4,971 research outputs found

    High-throughput enzyme evolution in Saccharomyces cerevisiae using a synthetic RNA switch

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    Metabolic engineering can produce a wide range of bulk and fine chemicals using renewable resources. These approaches frequently require high levels of activity from multiple heterologous enzymes. Directed evolution techniques have been used to improve the activity of a wide range of enzymes but can be difficult to apply when the enzyme is used in whole cells. To address this limitation, we developed generalizable in vivo biosensors using engineered RNA switches to link metabolite concentrations and GFP expression levels in living cells. Using such a sensor, we quantitatively screened large enzyme libraries in high throughput based on fluorescence, either in clonal cultures or in single cells by fluorescence activated cell sorting (FACS). By iteratively screening libraries of a caffeine demethylase, we identified beneficial mutations that ultimately increased the enzyme activity in vivo by 33 fold and the product selectivity by 22 fold. As aptamer selection strategies allow RNA switches to be readily adapted to recognize new small molecules, these RNA-based screening techniques are applicable to a broad range of enzymes and metabolic pathways

    Revolutionary Coalition Strength and Collective Failure as Determinants of Status Reallocation

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    This experiment investigated the effects of collective performance and coalition strength on the redistribution of status prerogatives in triads. A status hierarchy was established within triads, such that one person held higher control status and the two others held lower status. Each group performed an ambiguous, decision-making task over two trials. Collective performance (i.e., success vs failure) was manipulated via bogus feedback regarding the group’s performance, while coalition strength was manipulated by varying the extent to which the two low-status members, acting together as a revolutionary coalition, could damage the outcomes received by the high-status member. Results indicate a collective-performance main effect, with the control prerogatives of the high-status person being reduced more under failure than under success. This effect is mediated by member dissatisfaction with the group’s activities. As predicted, the results also indicate a significant Collective Performance X Coalition Strength interaction effect. Strong coalitions achieved more extensive reallocation of status prerogatives than weak ones, but this occurred only on the second trial for groups experiencing recurring failure. This effect elucidates some of the difficulties involved in mobilizing joint efforts to exercise coalition-based influence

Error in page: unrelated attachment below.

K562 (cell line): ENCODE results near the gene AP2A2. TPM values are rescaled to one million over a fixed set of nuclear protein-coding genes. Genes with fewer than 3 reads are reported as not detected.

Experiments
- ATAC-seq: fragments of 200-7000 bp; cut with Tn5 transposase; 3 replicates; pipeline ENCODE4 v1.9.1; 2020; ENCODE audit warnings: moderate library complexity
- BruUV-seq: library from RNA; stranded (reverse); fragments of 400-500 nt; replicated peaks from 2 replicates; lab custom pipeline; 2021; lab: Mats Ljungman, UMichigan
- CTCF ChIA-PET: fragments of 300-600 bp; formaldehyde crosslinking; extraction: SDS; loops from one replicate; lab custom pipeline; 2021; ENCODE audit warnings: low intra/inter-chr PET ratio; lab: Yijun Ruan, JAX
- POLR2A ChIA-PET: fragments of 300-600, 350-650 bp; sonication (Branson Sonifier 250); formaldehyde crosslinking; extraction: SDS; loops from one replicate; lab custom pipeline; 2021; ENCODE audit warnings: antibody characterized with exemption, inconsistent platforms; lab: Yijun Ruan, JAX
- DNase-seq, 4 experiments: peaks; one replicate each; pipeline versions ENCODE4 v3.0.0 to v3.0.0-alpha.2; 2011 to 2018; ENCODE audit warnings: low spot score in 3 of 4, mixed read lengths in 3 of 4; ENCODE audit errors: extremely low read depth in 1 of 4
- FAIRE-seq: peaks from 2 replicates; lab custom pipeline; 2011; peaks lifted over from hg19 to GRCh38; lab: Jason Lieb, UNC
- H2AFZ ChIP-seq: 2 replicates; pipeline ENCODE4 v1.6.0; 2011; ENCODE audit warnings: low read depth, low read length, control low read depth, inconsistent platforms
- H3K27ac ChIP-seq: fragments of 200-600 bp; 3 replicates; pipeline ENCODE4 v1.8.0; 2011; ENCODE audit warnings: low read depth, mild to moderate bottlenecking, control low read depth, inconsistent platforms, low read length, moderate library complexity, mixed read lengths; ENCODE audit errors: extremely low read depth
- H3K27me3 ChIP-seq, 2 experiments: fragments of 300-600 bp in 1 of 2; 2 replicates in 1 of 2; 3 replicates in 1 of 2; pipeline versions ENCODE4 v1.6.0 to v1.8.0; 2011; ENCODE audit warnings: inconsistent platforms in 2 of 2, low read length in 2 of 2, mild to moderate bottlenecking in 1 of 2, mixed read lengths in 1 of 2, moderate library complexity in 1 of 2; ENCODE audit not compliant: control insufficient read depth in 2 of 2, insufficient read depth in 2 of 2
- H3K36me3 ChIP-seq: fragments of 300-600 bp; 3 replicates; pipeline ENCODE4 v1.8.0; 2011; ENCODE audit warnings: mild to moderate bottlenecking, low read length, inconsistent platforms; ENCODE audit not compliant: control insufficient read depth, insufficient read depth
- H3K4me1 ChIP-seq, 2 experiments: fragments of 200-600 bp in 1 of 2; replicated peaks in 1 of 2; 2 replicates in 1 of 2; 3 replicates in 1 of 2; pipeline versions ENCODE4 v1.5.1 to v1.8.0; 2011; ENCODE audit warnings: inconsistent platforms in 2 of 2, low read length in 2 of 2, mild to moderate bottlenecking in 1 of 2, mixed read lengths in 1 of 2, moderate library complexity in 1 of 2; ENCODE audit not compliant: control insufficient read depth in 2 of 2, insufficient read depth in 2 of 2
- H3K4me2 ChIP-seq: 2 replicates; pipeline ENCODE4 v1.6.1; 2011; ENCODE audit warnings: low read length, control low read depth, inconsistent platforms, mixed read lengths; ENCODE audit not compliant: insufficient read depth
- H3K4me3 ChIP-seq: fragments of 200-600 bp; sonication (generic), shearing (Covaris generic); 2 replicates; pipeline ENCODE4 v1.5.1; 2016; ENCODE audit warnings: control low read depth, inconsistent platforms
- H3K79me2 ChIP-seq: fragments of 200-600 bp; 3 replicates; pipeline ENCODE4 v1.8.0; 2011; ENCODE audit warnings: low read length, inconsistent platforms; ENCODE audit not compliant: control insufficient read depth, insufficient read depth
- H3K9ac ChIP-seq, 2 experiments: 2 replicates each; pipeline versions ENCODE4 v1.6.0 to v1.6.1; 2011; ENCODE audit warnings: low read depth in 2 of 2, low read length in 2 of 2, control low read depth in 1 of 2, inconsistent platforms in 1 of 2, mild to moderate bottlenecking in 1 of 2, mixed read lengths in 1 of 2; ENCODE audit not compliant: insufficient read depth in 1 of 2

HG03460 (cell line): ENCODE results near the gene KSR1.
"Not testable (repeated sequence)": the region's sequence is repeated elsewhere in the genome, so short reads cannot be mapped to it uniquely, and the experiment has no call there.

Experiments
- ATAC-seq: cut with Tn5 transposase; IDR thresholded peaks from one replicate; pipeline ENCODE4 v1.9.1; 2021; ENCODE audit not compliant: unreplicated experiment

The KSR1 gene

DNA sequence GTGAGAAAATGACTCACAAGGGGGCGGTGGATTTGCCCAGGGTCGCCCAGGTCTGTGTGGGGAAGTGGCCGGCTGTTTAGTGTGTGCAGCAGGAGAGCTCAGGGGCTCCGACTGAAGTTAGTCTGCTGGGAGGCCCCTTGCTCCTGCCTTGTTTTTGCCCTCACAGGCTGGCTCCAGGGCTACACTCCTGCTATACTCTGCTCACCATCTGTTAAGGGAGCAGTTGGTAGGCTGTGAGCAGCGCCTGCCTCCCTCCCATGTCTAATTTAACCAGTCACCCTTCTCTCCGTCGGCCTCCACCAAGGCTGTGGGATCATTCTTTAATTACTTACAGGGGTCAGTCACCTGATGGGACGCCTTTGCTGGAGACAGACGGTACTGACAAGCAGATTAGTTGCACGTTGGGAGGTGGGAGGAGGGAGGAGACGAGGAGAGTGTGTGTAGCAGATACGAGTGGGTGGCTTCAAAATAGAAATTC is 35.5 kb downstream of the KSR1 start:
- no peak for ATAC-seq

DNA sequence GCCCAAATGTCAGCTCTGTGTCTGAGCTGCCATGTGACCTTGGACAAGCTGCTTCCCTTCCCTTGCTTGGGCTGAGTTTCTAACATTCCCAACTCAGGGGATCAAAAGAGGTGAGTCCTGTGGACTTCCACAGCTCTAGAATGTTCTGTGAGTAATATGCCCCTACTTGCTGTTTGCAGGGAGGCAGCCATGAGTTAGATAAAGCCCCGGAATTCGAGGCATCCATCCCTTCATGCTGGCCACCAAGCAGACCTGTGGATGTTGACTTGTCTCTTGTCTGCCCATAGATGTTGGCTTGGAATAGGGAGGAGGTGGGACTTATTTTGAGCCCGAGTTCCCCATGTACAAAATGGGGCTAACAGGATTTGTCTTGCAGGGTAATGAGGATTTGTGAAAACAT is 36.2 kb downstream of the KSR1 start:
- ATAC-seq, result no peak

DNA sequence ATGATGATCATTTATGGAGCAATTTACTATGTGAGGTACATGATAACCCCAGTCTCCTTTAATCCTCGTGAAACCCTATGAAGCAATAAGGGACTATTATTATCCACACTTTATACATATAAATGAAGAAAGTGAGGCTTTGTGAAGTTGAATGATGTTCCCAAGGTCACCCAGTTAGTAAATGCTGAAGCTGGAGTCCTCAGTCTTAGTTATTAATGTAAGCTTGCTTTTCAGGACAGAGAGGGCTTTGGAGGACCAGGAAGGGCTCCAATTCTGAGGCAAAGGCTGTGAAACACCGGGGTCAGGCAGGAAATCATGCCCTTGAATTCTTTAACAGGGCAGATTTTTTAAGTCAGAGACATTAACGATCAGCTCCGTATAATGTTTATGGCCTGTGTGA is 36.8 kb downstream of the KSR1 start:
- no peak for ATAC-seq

Callosphecodes, a little-known bee (Hymenoptera, Halictidae, Sphecodes)

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    Callosphecodes Friese, 1909, a synonym or perhaps subgenus of Sphecodes Latreille, 1804, is known on the basis of one female of Sphecodes ralunensis (Friese, 1909)from New Britain and one female and one male of a similar species, Sphecodes manskii (Rayment, 1935) from northeastern Australia. The male is here described for the first time and the females of the two species are compared for the first time. In spite of considerable collecting, only these three specimens have appeared in over a century. Descriptions and illustrations are provided

    Perceptions of risk and social disorder can have a huge impact on local political engagement

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    The ‘broken windows’ theory has dominated policy debates over how to deal with crime and disorder for more than three decades, but few have examined how disorder influences political engagement. Using data from Chicago, Jamila Michener finds that people’s perceptions of disorder are a powerful influence on their likelihood to engage politically, such as speaking to a politician or attending a community meeting. She argues that the way people interpret the ‘broken windows’ of their neighborhoods can be a critical determinant of how grassroots politics develop

    Health Inspections of Private Homes - Frank v. Maryland

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    The presence of more parties in a governing cabinet can encourage greater transparency

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    Secrecy is often assumed to be a guiding value of governments, with parties in office tending not to prefer opening up the fullness of their record to public scrutiny, with single-party governments particularly seen as likely to follow this secretive path. Gregory Michener argues that this impulse can be tempered by the presence of more parties in the Cabinet, which create incentives towards greater transparency

    The Strongest Thing in the World

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    Pages 91-10
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